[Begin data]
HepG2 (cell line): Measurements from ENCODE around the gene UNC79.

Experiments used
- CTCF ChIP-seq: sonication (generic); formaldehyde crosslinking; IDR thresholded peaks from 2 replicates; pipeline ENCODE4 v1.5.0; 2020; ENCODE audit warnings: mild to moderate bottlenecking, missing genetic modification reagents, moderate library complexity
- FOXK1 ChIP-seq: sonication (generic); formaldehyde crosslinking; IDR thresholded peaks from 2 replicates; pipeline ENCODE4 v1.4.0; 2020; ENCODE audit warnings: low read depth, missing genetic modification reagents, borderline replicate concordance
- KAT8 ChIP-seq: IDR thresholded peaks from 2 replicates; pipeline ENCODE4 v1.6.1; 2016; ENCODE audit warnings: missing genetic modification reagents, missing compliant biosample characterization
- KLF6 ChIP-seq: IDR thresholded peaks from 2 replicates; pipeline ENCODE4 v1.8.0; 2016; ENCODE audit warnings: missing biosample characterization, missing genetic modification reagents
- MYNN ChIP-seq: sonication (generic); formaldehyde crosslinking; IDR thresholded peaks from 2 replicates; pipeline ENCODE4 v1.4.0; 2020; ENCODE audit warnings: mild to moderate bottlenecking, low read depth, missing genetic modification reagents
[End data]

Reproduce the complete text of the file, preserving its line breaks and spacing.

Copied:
HepG2 (cell line): Measurements from ENCODE around the gene UNC79.

Experiments used
- CTCF ChIP-seq: sonication (generic); formaldehyde crosslinking; IDR thresholded peaks from 2 replicates; pipeline ENCODE4 v1.5.0; 2020; ENCODE audit warnings: mild to moderate bottlenecking, missing genetic modification reagents, moderate library complexity
- FOXK1 ChIP-seq: sonication (generic); formaldehyde crosslinking; IDR thresholded peaks from 2 replicates; pipeline ENCODE4 v1.4.0; 2020; ENCODE audit warnings: low read depth, missing genetic modification reagents, borderline replicate concordance
- KAT8 ChIP-seq: IDR thresholded peaks from 2 replicates; pipeline ENCODE4 v1.6.1; 2016; ENCODE audit warnings: missing genetic modification reagents, missing compliant biosample characterization
- KLF6 ChIP-seq: IDR thresholded peaks from 2 replicates; pipeline ENCODE4 v1.8.0; 2016; ENCODE audit warnings: missing biosample characterization, missing genetic modification reagents
- MYNN ChIP-seq: sonication (generic); formaldehyde crosslinking; IDR thresholded peaks from 2 replicates; pipeline ENCODE4 v1.4.0; 2020; ENCODE audit warnings: mild to moderate bottlenecking, low read depth, missing genetic modification reagents